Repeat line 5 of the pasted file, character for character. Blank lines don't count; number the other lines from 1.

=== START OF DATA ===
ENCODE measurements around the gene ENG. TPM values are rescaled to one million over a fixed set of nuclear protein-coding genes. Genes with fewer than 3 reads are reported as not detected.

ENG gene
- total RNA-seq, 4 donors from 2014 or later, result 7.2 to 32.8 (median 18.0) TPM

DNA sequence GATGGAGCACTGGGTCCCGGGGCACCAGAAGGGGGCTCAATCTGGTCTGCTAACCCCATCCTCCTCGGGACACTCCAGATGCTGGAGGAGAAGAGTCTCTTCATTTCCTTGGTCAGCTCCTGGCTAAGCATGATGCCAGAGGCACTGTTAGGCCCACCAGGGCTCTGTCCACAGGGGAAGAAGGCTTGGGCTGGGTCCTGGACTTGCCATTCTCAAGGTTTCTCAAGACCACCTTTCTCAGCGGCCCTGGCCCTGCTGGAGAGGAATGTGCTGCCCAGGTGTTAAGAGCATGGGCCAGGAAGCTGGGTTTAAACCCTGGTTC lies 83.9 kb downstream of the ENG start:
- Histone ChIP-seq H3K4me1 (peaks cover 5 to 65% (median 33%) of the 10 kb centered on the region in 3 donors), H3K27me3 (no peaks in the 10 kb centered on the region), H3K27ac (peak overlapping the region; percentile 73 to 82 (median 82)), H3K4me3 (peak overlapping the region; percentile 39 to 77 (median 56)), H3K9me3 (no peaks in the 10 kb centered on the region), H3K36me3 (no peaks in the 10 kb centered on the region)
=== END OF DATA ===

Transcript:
- Histone ChIP-seq H3K4me1 (peaks cover 5 to 65% (median 33%) of the 10 kb centered on the region in 3 donors), H3K27me3 (no peaks in the 10 kb centered on the region), H3K27ac (peak overlapping the region; percentile 73 to 82 (median 82)), H3K4me3 (peak overlapping the region; percentile 39 to 77 (median 56)), H3K9me3 (no peaks in the 10 kb centered on the region), H3K36me3 (no peaks in the 10 kb centered on the region)